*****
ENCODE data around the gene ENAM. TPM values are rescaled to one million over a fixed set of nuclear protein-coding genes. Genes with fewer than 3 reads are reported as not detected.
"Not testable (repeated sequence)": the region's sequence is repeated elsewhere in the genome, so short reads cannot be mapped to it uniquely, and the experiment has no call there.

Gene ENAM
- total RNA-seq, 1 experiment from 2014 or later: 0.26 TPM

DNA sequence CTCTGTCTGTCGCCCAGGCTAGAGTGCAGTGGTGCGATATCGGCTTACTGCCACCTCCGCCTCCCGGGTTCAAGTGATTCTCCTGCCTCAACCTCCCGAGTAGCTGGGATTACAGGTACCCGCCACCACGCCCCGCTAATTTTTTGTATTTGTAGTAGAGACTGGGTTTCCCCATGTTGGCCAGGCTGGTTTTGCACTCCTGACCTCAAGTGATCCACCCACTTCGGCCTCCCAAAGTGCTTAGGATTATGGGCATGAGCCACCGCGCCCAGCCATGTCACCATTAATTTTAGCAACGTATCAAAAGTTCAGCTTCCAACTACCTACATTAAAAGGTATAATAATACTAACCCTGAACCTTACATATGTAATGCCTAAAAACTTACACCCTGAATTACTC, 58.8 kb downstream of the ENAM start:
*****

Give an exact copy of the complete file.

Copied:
ENCODE data around the gene ENAM. TPM values are rescaled to one million over a fixed set of nuclear protein-coding genes. Genes with fewer than 3 reads are reported as not detected.
"Not testable (repeated sequence)": the region's sequence is repeated elsewhere in the genome, so short reads cannot be mapped to it uniquely, and the experiment has no call there.

Gene ENAM
- total RNA-seq, 1 experiment from 2014 or later: 0.26 TPM

DNA sequence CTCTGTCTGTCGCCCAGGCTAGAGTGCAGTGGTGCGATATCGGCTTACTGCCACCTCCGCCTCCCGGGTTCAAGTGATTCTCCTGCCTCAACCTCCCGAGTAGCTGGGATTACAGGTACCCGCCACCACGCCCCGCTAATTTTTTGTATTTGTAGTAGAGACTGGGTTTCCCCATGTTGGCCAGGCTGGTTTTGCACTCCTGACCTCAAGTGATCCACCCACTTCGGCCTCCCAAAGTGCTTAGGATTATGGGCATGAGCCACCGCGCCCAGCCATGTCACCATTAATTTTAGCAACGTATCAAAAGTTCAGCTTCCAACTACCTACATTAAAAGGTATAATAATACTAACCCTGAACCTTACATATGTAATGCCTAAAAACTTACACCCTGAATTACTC, 58.8 kb downstream of the ENAM start: